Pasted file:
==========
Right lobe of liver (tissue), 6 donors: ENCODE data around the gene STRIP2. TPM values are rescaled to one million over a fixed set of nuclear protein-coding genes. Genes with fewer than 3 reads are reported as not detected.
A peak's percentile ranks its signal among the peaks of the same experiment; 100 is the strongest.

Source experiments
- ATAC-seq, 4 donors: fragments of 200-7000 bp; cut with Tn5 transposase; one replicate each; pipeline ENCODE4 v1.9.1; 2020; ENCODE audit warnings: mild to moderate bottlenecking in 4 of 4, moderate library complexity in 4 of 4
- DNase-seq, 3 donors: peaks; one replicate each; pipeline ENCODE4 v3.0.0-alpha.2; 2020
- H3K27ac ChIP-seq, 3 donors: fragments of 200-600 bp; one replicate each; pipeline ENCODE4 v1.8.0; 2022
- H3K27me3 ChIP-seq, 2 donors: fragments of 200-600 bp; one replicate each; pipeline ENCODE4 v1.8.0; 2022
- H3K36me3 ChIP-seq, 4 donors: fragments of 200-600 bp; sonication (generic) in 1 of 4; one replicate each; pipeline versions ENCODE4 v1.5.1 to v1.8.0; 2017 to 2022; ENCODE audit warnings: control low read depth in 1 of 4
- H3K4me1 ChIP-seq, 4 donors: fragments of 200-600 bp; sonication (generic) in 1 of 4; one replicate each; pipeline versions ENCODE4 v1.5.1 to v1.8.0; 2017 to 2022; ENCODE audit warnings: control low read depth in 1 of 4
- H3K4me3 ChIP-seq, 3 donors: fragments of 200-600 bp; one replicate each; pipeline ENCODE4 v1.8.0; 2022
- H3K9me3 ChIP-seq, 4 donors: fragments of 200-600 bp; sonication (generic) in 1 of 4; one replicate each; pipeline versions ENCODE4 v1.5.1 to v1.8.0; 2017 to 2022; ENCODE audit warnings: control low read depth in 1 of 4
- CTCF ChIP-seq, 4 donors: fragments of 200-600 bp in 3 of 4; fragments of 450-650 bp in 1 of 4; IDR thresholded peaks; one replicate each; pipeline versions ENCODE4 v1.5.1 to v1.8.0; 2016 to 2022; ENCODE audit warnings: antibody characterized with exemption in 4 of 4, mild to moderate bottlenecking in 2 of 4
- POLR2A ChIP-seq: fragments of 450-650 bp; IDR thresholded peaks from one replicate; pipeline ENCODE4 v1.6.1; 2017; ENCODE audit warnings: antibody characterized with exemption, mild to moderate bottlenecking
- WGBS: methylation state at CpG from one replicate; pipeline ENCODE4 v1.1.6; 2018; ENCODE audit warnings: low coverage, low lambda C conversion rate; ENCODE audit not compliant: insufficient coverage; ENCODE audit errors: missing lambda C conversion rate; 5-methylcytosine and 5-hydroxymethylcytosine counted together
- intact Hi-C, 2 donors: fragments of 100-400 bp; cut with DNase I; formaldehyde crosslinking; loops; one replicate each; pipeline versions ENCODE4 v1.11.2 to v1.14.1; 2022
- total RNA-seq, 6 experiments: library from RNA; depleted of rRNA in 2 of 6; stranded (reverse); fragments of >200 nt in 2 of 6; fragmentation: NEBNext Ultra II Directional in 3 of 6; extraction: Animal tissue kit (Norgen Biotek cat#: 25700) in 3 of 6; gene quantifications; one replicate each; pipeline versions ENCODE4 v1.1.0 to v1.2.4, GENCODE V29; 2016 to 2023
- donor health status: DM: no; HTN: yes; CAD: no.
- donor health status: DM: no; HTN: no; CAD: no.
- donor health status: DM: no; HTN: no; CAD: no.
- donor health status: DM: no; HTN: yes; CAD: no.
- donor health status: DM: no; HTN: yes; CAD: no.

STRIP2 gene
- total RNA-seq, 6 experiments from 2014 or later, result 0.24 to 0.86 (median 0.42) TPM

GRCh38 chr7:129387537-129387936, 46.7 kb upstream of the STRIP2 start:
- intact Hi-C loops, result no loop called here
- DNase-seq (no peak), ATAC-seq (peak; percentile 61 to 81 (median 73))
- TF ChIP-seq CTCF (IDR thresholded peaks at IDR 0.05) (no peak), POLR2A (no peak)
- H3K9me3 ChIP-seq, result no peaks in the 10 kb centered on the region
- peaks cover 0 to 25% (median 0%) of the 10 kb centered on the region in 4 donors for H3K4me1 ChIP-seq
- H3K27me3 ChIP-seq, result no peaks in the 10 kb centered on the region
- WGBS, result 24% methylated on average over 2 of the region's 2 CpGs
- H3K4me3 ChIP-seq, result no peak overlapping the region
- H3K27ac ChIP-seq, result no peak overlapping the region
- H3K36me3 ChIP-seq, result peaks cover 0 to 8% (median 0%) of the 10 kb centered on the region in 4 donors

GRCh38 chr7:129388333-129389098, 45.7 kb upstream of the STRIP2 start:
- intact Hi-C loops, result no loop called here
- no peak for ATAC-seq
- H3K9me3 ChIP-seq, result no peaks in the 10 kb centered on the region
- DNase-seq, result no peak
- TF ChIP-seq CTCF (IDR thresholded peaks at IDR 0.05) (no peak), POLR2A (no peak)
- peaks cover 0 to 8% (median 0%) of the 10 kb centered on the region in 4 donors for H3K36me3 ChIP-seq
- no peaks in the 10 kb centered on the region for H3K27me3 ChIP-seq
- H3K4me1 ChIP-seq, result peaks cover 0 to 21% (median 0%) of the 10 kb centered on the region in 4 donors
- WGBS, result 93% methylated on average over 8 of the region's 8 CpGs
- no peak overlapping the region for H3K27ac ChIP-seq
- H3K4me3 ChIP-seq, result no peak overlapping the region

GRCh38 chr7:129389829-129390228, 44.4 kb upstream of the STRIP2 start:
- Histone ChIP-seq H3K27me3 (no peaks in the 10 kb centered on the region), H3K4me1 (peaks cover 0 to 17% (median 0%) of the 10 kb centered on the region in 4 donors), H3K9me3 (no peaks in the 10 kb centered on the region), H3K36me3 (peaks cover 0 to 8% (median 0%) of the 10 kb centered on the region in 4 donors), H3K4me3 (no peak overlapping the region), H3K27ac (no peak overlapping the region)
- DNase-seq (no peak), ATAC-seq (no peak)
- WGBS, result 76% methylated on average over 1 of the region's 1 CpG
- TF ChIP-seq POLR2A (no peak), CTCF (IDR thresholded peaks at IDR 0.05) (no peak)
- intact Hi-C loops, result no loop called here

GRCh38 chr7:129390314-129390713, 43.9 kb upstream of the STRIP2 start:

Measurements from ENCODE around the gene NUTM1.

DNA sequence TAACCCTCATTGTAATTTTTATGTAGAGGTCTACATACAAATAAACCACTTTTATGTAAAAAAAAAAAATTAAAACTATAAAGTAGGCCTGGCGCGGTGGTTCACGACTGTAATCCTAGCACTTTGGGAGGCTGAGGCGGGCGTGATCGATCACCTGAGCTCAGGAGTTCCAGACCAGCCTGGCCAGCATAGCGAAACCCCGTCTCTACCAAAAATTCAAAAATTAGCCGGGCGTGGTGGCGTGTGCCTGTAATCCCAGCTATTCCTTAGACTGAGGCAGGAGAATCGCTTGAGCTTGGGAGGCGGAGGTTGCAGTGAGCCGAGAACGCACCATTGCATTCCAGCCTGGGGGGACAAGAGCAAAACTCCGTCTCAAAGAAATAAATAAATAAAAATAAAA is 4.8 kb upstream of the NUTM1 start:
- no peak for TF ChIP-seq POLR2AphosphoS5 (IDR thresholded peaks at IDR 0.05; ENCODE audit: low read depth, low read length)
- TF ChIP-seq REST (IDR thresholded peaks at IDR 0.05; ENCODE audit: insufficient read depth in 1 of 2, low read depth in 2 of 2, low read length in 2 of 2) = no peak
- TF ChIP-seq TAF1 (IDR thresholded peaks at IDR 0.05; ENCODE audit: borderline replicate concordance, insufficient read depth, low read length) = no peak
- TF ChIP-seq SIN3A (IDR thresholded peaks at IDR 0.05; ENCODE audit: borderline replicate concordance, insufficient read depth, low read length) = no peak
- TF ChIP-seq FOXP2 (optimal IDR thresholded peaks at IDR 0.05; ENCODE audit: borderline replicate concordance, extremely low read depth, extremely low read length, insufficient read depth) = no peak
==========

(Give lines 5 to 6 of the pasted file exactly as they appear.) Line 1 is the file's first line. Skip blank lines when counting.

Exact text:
- DNase-seq, 3 donors: peaks; one replicate each; pipeline ENCODE4 v3.0.0-alpha.2; 2020
- H3K27ac ChIP-seq, 3 donors: fragments of 200-600 bp; one replicate each; pipeline ENCODE4 v1.8.0; 2022